Teaching the Movement: "Will the Circle Be Unbroken" Now Available with a Curriculum GuideStaff
Vol. 21, No. 3, 1999 pp. 6-7
How many high school history courses fail to get past World War II to cover the Civil Rights Movement? When courses do treat the Civil Rights Movement, how often do they focus on only a few prominent leaders and major events, giving little voice to the ordinary men and women across the South and their daily efforts that made the Movement?
Though a growing body of scholarship on the U.S. Civil Rights Movement has emerged in the past decade, there remains a disturbing absence of materials that make this crucial period of our history accessible to students. Knowledge about this chapter in U.S. history is essential to understanding our diverse society today.
As the title of the lead article by national NAACP Board Chair Julian Bond in SRC's special issue of Southern Changes featuring "Will the Circle Be Unbroken?" reminds us, "Democracy Demands Memory." In describing the results of a racial attitudes survey by SRC, Bond noted "The more poll respondents knew about our history, and the more results of ending race-specific remedies to discrimination were explained to them, the more likely they were to respond thoughtfully, rather than with bumper-sticker answers."
During the past seventeen years, the SRC undertook an extraordinary oral history project that evolved into the nationally-broadcast public radio series, "Will the Circle Be Unbroken?" This one-of-a-kind audio series and its accompanying curriculum provides students of today with the historical background necessary to promote racial justice. And by combiming the personal stories of so many individuals who go unmentioned in most history books with the popular music that filled the airwaves at the time, the series makes the history accessible and engaging for students.
Created out of the desire to record the words of a generation of Southerners who worked to overthrow Jim Crow and extend democracy to all Americans, the audio series documents a local history seldom recorded in textbooks. Through the personal histories of 250 individuals in five Southern communities-Atlanta, Georgia; Columbia, South Carolina; Montgomery, Alabama; Little Rock, Arkansas; and Jackson, Mississippi-the series chronicles the Civil Rights Movement. "Will the Circle Be Unbroken?" goes behind the headlines to the emotional events that took place in the living rooms, courtrooms, church basements and streets of these five key cities where the Movement took hold between 1940 and 1970.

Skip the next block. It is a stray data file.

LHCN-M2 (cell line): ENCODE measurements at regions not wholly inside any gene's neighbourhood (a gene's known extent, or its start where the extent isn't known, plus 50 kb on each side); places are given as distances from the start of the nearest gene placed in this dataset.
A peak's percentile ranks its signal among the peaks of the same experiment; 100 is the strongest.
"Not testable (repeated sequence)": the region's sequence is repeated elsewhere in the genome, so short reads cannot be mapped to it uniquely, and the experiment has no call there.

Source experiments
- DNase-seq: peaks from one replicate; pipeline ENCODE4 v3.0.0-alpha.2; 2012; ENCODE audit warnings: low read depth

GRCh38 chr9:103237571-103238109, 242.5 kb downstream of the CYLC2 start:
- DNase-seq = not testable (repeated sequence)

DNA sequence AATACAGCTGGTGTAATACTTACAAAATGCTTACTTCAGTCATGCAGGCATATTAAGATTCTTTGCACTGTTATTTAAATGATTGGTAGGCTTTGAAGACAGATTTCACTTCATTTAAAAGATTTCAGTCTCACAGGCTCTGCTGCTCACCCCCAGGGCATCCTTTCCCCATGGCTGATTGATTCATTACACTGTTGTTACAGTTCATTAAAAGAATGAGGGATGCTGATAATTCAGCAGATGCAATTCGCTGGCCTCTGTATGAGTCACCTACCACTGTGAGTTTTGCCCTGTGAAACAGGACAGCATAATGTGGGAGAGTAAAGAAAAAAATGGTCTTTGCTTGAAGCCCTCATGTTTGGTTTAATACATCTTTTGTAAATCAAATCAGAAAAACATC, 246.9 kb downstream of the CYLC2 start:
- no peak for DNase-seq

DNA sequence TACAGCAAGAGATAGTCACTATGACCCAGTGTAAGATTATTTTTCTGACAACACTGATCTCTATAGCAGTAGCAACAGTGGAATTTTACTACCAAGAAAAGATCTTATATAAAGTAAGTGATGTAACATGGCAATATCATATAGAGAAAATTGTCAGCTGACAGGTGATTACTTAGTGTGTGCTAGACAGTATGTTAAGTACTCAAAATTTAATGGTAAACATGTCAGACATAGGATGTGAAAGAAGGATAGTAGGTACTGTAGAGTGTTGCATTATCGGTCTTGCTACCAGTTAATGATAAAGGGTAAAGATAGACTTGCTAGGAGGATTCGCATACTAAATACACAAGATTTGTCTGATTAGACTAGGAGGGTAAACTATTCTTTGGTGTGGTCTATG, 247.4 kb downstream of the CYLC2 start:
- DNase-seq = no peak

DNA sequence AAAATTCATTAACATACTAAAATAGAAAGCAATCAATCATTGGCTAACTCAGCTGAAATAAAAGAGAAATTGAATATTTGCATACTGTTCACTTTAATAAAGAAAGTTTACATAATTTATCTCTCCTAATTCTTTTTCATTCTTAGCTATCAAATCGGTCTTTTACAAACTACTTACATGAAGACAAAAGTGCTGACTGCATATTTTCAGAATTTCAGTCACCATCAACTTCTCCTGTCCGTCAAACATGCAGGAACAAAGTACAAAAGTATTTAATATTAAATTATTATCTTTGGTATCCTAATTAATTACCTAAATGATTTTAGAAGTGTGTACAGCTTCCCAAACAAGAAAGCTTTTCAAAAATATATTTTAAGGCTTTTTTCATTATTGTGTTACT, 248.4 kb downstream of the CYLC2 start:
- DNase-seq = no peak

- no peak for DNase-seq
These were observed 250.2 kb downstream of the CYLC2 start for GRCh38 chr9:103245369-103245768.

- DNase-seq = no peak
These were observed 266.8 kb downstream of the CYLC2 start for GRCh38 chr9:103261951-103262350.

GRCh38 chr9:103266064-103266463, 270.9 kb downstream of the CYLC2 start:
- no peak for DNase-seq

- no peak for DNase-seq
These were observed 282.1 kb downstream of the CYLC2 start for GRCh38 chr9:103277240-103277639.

The Civil Rights Movement remains one of the most dramatic and important epochs of American history. While ending the cruelty of segregation in the South was its original inspiration, the Movement reshaped our national sense of equality, and planted in the American consciousness a new perception of individual rights that profoundly influenced later societal movements of the poor, women, the physically challenged, and other minorities. Because of this social movement, the meaning of the U.S. Constitution was vastly expanded, and federal laws greatly enlarged individual liberties and protections.
Page 7As a consequence of the Civil Rights Movement, the nation's political system swelled with millions of new voters, and the American workplace expanded with the talent and productivity of workers with new opportunities.
At the heart of the Civil Rights Movement were literally thousands of men and women who did extraordinary deeds when faced with the personal dilemmas of segregation. In hundreds of local communities throughout the American South-over a period of decades-the Civil Rights Movement was a social phenomenon which drew its strengths and sufferance from the common condition of segregation throughout the region. This common condition created, over the years, a sense of common purpose and, ultimately, common destiny for both black and white citizens.
Interviews with people who participated in the Civil Rights Movement provide the content of the radio series. Hundreds of inspiring stories are connected and enlivened by music from the period, adding vitality and making the series more accessible to people, young and old. Almost every popular musical style of the period is used, including Blues, Rythym and Blues, Rock and Roll, Jazz, Country, Spirituals, Pop, and several "Movement" songs. With rare power-the authentic movement for civil rights-the movement of the unnamed and uncelebrated, comes to life through the voices of those who acted to overthrow segregation and racial inequality.
The Peabody Award-winning series, "Will the Circle Be Unbroken?" was first broadcast in 1997 on National Public Radio on more than 250 stations nationwide. Due to the tremendous response from the listening public to that initial broadcast, the series was rebroadcast in 1998.